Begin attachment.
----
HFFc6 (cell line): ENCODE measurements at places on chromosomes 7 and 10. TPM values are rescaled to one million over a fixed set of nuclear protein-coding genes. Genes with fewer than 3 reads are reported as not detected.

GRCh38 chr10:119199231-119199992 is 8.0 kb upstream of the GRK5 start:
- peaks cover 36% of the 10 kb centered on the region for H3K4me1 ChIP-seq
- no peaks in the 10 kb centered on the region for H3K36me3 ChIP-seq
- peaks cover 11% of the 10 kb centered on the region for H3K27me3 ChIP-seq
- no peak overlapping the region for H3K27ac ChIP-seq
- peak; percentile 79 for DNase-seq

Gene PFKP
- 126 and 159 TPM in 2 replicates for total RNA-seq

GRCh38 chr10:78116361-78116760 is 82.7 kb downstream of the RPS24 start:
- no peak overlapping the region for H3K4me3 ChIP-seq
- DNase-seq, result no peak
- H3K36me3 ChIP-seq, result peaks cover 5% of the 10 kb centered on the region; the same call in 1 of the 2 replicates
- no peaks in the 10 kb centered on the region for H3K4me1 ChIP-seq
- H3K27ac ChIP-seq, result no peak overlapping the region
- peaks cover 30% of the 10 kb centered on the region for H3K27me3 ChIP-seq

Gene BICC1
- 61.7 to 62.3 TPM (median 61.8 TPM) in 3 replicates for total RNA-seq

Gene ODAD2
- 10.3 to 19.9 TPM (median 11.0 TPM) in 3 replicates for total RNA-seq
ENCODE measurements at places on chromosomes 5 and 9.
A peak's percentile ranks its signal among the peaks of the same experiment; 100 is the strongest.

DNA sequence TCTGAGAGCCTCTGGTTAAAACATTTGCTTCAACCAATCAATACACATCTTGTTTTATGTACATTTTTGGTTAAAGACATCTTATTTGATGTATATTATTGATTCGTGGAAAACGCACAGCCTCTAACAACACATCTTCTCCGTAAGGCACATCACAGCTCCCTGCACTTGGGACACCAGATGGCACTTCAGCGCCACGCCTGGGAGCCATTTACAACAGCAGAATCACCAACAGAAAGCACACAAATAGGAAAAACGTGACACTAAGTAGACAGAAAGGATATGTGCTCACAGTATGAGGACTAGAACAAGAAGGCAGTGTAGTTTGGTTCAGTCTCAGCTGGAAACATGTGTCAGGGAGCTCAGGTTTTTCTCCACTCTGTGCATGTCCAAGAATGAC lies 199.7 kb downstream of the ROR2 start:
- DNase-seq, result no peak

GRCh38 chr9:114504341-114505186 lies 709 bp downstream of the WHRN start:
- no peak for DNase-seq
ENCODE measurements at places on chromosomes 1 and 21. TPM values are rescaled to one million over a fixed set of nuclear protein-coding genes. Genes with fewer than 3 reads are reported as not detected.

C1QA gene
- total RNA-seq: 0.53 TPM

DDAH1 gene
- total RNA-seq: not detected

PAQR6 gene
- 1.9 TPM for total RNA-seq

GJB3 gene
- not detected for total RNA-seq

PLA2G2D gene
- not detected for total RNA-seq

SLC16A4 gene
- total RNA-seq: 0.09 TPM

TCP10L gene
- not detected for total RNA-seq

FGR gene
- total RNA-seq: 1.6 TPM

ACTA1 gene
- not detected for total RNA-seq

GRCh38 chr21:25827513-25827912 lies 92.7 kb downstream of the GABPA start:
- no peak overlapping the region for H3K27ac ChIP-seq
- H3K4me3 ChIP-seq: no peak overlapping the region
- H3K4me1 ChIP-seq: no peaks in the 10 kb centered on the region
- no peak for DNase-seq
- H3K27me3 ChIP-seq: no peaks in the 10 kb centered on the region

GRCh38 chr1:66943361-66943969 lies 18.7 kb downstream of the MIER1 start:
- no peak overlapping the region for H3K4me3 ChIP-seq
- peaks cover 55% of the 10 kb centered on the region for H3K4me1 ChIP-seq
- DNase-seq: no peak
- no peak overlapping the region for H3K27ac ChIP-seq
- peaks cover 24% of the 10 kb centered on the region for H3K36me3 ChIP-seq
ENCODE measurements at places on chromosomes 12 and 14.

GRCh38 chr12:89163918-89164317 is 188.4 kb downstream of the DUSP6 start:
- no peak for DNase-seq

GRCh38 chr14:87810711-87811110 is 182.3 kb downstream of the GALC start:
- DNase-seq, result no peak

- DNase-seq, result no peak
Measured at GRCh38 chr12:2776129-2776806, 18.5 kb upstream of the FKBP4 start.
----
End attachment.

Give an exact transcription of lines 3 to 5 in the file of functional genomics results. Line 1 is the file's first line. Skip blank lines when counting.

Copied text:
- peaks cover 36% of the 10 kb centered on the region for H3K4me1 ChIP-seq
- no peaks in the 10 kb centered on the region for H3K36me3 ChIP-seq
- peaks cover 11% of the 10 kb centered on the region for H3K27me3 ChIP-seq